On the other hand, in each of the samples of the Comparative Examples (five samples), the aluminum film had no cracks. These samples had a surface resistance of 6.0×101Ω/□ or lower and a millimeter-wave attenuation of 6 dB or more.

This is attributable to the following. Aluminum has a Pilling-Bedworth proportion of 1.28, which is lower than that proportion of chromium, and has a coefficient of linear expansion of 2.39×10−5/K, which is higher than that coefficient of chromium. Because of this, the stresses (internal stresses and external stresses) that generate in the aluminum film are lower than the stresses generating in chromium films.

Subsequently, the samples shown in Table 10 were produced in the following manner. A polycarbonate having a platy shape with a thickness of 3 mm (PC; glass transition point, 124° C.), an acrylic resin having a platy shape with a thickness of 3 mm (glass transition point, 84° C.), or poly(ethylene terephthalate) having a film shape with a thickness of 200 μm (PET; glass transition temperature, 83° C.) was used as a base to produce nine samples of Examples while changing the temperature during heating (60° C., 80° C., or 120° C.). Three samples of Comparative Examples that employed a glass having a thickness of 1 mm (slide glass) as a base were produced. Furthermore, four samples of Comparative Examples were produced using those four kinds of bases without conducting heating. An aluminum film having a thickness of 23 nm was deposited on each base by sputtering, and a chromium film having a thickness of 135 nm was deposited thereon by sputtering. With respect to the conditions of the sputtering operations, the aluminum film deposition was conducted under the same conditions as for the aluminum film deposition described above conducted at an output of 400 W for a deposition period of 30 seconds. The chromium film deposition was conducted under the same conditions as for the chromium film deposition described above conducted at an output of 600 W for a deposition period of 90 seconds. The period of the heating was 2 hours.

The measured values of surface resistance for those samples of the Examples and Comparative Examples are shown in Table 11, and the measured values of reflectance therefor are shown in Table 12. Incidentally, two specimens were produced in each of the Examples and Comparative Examples, and each of these was examined.

A photomicrograph of the surface (chromium film side) of the sample of Comparative Example 6 (surface resistance, 3.54E+00; reflectance, 66.84 R %) is shown in FIG. 2.

TABLE 10
T/P No.
Heating temperature
120° C. ×80° C. ×No heat
Base2 h2 h60° C. × 2 htreatment
PCExampleExampleExampleComparative
(glass transition303132Example 9
point: 124° C.)
AcrylicExampleExampleExampleComparative
(glass transition333435Example
point: 84° C.)10
PET filmExampleExampleExampleComparative
(200 μm)363738Example
(glass transition11
point: 83° C.)
Slide glassComparativeComparativeComparativeComparative
Example 6Example 7Example 8Example
12

TABLE 11
Surface resistance (unit: Ω/□)
Heating temperature
No heat
Base120° C. × 2 h80° C. × 2 h60° C. × 2 htreatment
PC1.08E+081.15E+071.70E+076.30E+03
(glass transition3.52E+089.65E+065.34E+072.42E+02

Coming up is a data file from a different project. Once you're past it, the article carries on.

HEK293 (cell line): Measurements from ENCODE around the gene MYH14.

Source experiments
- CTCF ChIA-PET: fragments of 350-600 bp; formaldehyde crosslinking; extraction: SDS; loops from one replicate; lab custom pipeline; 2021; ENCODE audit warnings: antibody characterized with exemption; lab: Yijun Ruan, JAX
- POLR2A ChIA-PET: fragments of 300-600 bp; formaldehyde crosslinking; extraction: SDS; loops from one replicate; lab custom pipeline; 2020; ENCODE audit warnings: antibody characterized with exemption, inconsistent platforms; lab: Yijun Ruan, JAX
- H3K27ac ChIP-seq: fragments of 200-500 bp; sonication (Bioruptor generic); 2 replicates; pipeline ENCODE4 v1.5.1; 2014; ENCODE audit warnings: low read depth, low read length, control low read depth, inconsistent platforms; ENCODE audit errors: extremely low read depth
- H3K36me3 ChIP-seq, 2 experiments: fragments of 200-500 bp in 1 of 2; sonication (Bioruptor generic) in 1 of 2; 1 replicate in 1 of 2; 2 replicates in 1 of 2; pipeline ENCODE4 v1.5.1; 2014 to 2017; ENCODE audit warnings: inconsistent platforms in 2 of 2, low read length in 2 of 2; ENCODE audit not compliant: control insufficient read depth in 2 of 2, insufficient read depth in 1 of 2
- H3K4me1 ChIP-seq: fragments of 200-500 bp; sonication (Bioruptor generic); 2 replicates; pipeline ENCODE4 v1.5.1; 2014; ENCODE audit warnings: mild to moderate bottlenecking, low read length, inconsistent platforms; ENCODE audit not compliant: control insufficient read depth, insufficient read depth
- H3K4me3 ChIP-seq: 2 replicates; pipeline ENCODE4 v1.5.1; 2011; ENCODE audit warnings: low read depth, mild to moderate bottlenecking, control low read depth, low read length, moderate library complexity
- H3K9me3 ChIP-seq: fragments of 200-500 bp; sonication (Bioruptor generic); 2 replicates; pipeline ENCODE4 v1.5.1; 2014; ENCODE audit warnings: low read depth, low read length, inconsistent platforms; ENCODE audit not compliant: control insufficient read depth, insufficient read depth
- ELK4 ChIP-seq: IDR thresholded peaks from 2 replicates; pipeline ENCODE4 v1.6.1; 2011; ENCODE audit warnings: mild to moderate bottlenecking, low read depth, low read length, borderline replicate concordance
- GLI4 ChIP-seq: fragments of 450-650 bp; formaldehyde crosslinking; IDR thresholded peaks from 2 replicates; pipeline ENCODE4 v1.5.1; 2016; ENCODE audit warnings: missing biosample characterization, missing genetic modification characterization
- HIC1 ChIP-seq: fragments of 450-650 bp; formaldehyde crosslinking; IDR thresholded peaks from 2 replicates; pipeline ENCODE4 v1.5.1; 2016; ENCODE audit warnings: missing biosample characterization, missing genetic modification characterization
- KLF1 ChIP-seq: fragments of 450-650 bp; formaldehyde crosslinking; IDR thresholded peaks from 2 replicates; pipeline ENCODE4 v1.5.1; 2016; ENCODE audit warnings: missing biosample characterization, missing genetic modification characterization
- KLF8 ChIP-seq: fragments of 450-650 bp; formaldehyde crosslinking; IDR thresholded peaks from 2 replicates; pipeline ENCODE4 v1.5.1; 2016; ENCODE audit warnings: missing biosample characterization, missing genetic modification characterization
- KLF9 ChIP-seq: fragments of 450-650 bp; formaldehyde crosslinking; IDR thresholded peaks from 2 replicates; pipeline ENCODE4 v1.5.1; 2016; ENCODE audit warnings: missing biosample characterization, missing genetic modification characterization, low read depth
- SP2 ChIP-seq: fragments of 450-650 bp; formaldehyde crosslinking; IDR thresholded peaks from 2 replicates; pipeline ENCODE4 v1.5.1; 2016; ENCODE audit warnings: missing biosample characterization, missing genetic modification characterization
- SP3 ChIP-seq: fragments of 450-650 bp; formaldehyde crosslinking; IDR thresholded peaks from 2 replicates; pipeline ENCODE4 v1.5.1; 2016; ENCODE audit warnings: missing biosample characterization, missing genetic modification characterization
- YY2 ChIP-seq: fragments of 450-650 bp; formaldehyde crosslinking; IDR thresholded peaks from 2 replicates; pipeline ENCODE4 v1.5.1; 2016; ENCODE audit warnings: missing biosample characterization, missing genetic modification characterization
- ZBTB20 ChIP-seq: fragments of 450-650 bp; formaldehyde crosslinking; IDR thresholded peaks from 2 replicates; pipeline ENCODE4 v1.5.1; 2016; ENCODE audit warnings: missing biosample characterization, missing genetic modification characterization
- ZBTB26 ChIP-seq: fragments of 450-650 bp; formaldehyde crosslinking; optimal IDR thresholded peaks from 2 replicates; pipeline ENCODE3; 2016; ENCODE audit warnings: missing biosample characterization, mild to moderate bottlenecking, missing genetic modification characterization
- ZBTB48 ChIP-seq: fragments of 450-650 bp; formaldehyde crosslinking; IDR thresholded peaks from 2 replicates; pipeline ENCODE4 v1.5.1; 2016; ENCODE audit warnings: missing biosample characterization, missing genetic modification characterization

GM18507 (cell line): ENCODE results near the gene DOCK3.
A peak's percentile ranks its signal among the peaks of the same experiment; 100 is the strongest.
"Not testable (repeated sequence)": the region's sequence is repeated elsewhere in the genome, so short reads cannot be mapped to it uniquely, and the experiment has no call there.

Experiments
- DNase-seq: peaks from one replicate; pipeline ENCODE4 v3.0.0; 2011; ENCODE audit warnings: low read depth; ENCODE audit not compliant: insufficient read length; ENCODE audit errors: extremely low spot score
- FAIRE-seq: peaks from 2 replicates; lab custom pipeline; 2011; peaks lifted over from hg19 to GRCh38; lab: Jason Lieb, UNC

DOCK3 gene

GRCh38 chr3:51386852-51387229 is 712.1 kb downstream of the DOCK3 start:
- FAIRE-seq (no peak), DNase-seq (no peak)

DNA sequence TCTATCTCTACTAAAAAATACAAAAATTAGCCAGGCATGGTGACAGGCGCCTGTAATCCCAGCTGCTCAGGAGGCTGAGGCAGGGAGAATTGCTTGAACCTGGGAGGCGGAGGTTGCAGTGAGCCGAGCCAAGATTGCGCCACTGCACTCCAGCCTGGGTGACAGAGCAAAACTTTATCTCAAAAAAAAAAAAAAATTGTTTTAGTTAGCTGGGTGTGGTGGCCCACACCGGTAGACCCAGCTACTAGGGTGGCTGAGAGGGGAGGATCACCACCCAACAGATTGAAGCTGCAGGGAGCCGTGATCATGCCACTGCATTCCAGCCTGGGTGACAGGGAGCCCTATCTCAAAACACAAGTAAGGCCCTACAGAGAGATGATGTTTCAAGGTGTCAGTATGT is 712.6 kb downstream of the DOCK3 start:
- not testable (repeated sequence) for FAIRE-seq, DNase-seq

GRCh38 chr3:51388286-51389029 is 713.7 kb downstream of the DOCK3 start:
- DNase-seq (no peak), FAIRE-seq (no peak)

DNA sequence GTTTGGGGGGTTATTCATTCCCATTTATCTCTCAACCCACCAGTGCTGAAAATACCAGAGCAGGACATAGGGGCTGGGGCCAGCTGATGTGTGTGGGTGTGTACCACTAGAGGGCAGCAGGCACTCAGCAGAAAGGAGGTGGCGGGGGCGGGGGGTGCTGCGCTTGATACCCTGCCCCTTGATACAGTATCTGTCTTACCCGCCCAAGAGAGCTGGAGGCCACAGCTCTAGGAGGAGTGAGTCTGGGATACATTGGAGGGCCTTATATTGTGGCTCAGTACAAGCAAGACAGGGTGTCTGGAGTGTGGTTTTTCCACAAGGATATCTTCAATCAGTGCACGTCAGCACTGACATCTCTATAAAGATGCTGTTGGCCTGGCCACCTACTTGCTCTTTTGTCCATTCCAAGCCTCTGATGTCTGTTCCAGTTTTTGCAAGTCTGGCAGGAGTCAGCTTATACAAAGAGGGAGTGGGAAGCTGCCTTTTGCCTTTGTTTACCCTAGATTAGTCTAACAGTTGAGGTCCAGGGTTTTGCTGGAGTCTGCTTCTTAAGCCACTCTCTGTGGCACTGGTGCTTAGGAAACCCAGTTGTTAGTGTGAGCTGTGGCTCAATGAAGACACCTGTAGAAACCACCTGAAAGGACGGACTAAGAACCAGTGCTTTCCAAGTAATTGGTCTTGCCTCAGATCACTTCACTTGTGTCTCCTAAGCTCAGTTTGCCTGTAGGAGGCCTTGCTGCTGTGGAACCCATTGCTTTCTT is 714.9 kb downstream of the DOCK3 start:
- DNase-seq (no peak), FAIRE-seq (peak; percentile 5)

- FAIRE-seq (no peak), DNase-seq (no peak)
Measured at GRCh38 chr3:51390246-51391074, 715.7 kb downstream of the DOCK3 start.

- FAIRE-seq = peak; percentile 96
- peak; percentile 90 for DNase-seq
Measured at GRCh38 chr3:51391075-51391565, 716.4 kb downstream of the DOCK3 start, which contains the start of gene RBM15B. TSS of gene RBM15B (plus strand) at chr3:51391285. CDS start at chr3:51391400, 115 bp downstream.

point: 124° C.)
Acrylicunable to4.27E+052.18E+058.81E+02
(glass transitionbe measured4.99E+051.43E+061.90E+03
point: 84° C.)because
of deformation
PET filmunable to6.32E+065.16E+067.64E+02
(200 μm)be measured7.83E+061.23E+062.18E+02
(glass transitionbecause
point: 83° C.)of deformation
Slide glass3.39E+003.86E+003.85E+003.73E+00
3.54E+003.49E+003.23E+003.53E+00

TABLE 12
Reflectance (unit: R %)
Heating temperature
No
Heat
Base120° C. × 2 h80° C. × 2 h60° C. × 2 htreatment
PC65.1465.4865.2365.89
(glass transition65.4365.1265.1966.73
point: 124° C.)
Acrylic64.1264.5564.3965.12
(glass transition64.8765.2364.8364.83
point: 84° C.)
PET film65.3465.2364.7365.83
(200 μm)65.2864.9165.2365.12
(glass transition
point: 83° C.)
Slide glass66.2366.3967.6966.74
66.8467.1266.2167.23

The results given above show the following. The samples of the Examples had a surface resistance of 2.00×105Ω/□ or higher, except the samples of Examples 33 and 34, in each of which the surface resistance was unable to be measured because the base had deformed due to the heating conducted at a temperature higher than the glass transition temperature.

On the other hand, in the samples employing a glass as the base, even by the heating as shown in FIG. 2, the chromium film and the other film had not been cracked, and the surface resistance thereof remained low. This is attributable to the fact that the glass had a lower coefficient of expansion (coefficient of linear expansion) than resins and had high hardness.

In FIG. 8 is then shown a graph that summarizes differences in surface resistance caused by differences in the thickness of each film in samples each produced by depositing an aluminum film and a chromium film in this order on a resin base and then heating the deposit films at 120° C. for 2 hours together with the resin base.

The following can be seen from FIG. 8. When the thickness of the chromium film is not smaller than the thickness of the aluminum film, then the surface resistance is 1.00×104Ω/□ or higher. This is attributable to the fact that the heating caused the chromium film and aluminum film to crack and each become a film of a discontinuous structure. Furthermore, by regulating the thickness of the aluminum film to 23 nm or larger, the reflectance was elevated to 55 R % or higher.

The invention should not be construed as being limited to the Examples given above. The invention may be practiced in suitably modified modes unless the modifications depart from the spirit of the invention.